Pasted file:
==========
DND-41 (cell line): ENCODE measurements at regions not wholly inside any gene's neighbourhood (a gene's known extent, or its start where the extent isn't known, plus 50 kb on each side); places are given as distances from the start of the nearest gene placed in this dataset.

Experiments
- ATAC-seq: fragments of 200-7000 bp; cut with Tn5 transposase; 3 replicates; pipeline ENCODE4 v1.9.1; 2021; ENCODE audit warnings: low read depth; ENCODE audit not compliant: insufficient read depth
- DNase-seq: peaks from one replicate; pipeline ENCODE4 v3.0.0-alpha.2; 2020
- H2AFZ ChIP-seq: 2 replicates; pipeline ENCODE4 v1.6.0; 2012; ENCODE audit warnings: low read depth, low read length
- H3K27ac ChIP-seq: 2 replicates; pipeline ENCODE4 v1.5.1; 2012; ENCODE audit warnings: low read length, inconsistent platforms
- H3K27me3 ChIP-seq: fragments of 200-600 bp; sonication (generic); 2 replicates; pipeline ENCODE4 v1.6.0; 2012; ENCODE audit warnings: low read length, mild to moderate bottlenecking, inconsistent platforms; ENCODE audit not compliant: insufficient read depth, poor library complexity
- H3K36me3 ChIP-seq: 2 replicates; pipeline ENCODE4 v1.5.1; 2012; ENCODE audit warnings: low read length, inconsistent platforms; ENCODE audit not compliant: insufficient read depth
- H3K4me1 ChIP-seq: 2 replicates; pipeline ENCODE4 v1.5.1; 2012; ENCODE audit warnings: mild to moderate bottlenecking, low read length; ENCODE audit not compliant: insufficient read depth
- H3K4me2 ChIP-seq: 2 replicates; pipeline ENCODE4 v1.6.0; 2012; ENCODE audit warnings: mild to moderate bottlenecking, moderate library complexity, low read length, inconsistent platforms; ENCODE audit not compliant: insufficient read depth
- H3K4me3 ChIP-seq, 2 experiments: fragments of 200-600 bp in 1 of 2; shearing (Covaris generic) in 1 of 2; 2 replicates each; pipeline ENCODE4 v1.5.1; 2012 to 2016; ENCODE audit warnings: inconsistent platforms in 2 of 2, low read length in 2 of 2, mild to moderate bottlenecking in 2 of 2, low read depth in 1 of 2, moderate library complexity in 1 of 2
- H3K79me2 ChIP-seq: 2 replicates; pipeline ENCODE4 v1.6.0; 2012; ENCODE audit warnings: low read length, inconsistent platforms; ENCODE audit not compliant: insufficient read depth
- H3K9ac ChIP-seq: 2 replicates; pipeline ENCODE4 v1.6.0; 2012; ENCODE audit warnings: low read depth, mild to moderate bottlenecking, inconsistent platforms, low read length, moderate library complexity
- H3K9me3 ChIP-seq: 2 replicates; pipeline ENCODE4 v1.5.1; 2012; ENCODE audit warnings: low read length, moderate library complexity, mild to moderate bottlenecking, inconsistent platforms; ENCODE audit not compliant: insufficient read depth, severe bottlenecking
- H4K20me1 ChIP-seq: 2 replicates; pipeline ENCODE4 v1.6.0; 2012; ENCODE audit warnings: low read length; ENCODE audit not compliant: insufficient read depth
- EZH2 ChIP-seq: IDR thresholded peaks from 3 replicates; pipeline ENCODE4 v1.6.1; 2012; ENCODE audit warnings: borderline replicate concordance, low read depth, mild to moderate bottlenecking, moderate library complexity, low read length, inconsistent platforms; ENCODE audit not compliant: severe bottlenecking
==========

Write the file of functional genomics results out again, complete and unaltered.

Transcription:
DND-41 (cell line): ENCODE measurements at regions not wholly inside any gene's neighbourhood (a gene's known extent, or its start where the extent isn't known, plus 50 kb on each side); places are given as distances from the start of the nearest gene placed in this dataset.

Experiments
- ATAC-seq: fragments of 200-7000 bp; cut with Tn5 transposase; 3 replicates; pipeline ENCODE4 v1.9.1; 2021; ENCODE audit warnings: low read depth; ENCODE audit not compliant: insufficient read depth
- DNase-seq: peaks from one replicate; pipeline ENCODE4 v3.0.0-alpha.2; 2020
- H2AFZ ChIP-seq: 2 replicates; pipeline ENCODE4 v1.6.0; 2012; ENCODE audit warnings: low read depth, low read length
- H3K27ac ChIP-seq: 2 replicates; pipeline ENCODE4 v1.5.1; 2012; ENCODE audit warnings: low read length, inconsistent platforms
- H3K27me3 ChIP-seq: fragments of 200-600 bp; sonication (generic); 2 replicates; pipeline ENCODE4 v1.6.0; 2012; ENCODE audit warnings: low read length, mild to moderate bottlenecking, inconsistent platforms; ENCODE audit not compliant: insufficient read depth, poor library complexity
- H3K36me3 ChIP-seq: 2 replicates; pipeline ENCODE4 v1.5.1; 2012; ENCODE audit warnings: low read length, inconsistent platforms; ENCODE audit not compliant: insufficient read depth
- H3K4me1 ChIP-seq: 2 replicates; pipeline ENCODE4 v1.5.1; 2012; ENCODE audit warnings: mild to moderate bottlenecking, low read length; ENCODE audit not compliant: insufficient read depth
- H3K4me2 ChIP-seq: 2 replicates; pipeline ENCODE4 v1.6.0; 2012; ENCODE audit warnings: mild to moderate bottlenecking, moderate library complexity, low read length, inconsistent platforms; ENCODE audit not compliant: insufficient read depth
- H3K4me3 ChIP-seq, 2 experiments: fragments of 200-600 bp in 1 of 2; shearing (Covaris generic) in 1 of 2; 2 replicates each; pipeline ENCODE4 v1.5.1; 2012 to 2016; ENCODE audit warnings: inconsistent platforms in 2 of 2, low read length in 2 of 2, mild to moderate bottlenecking in 2 of 2, low read depth in 1 of 2, moderate library complexity in 1 of 2
- H3K79me2 ChIP-seq: 2 replicates; pipeline ENCODE4 v1.6.0; 2012; ENCODE audit warnings: low read length, inconsistent platforms; ENCODE audit not compliant: insufficient read depth
- H3K9ac ChIP-seq: 2 replicates; pipeline ENCODE4 v1.6.0; 2012; ENCODE audit warnings: low read depth, mild to moderate bottlenecking, inconsistent platforms, low read length, moderate library complexity
- H3K9me3 ChIP-seq: 2 replicates; pipeline ENCODE4 v1.5.1; 2012; ENCODE audit warnings: low read length, moderate library complexity, mild to moderate bottlenecking, inconsistent platforms; ENCODE audit not compliant: insufficient read depth, severe bottlenecking
- H4K20me1 ChIP-seq: 2 replicates; pipeline ENCODE4 v1.6.0; 2012; ENCODE audit warnings: low read length; ENCODE audit not compliant: insufficient read depth
- EZH2 ChIP-seq: IDR thresholded peaks from 3 replicates; pipeline ENCODE4 v1.6.1; 2012; ENCODE audit warnings: borderline replicate concordance, low read depth, mild to moderate bottlenecking, moderate library complexity, low read length, inconsistent platforms; ENCODE audit not compliant: severe bottlenecking